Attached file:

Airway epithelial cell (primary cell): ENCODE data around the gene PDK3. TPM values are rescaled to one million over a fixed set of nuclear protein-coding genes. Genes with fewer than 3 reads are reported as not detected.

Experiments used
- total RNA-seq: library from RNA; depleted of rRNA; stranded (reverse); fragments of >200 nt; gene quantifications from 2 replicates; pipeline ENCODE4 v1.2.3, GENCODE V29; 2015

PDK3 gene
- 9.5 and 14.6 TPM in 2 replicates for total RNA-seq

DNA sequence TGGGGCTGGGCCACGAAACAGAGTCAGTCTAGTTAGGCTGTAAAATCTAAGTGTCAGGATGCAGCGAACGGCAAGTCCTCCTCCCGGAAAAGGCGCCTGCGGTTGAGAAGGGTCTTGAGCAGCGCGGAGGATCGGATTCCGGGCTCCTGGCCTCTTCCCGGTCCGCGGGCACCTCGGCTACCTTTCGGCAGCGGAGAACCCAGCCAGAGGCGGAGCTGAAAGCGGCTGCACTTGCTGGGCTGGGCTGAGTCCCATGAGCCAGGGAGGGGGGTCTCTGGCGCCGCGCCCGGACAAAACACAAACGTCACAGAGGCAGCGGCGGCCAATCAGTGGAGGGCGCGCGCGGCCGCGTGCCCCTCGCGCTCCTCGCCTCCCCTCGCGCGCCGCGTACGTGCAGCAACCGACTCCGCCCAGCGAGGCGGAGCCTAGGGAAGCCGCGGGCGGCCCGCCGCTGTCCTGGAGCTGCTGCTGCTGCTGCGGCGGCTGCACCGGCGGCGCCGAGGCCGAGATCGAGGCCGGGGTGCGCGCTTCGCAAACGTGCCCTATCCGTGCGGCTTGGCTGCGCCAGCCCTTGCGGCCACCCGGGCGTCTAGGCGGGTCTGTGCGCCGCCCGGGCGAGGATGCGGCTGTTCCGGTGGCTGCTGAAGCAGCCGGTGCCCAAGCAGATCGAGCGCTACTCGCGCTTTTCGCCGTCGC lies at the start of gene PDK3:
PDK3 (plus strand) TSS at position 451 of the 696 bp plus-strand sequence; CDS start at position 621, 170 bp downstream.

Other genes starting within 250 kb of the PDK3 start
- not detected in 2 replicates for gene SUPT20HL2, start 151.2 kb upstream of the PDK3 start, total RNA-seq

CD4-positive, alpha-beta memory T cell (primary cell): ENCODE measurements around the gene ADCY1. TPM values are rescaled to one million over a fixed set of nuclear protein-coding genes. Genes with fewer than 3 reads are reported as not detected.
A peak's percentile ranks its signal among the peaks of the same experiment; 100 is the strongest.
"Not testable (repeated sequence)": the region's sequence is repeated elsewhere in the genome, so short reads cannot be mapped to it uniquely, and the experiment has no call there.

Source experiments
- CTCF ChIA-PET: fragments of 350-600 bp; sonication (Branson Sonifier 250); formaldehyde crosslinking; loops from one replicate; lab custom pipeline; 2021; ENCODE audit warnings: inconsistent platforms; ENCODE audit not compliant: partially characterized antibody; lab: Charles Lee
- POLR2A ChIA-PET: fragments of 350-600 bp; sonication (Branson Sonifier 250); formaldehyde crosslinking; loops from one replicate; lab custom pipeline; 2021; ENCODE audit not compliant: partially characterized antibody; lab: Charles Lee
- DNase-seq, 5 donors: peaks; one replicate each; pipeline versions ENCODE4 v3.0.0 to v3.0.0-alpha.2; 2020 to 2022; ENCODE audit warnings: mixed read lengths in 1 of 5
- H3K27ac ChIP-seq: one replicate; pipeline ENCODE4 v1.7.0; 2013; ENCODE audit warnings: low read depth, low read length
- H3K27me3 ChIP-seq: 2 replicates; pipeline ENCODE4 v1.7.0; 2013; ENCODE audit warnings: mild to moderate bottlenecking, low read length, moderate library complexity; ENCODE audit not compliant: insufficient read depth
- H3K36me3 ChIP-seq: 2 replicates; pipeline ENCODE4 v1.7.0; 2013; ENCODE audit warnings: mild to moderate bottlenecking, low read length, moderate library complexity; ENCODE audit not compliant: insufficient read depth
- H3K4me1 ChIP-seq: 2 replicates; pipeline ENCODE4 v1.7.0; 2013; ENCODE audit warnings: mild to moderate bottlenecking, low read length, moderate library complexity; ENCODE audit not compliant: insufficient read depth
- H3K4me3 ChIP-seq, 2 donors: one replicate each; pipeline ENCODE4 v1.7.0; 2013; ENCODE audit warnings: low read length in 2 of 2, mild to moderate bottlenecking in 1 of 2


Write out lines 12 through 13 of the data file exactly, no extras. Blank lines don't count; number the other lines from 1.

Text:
"Not testable (repeated sequence)": the region's sequence is repeated elsewhere in the genome, so short reads cannot be mapped to it uniquely, and the experiment has no call there.

Source experiments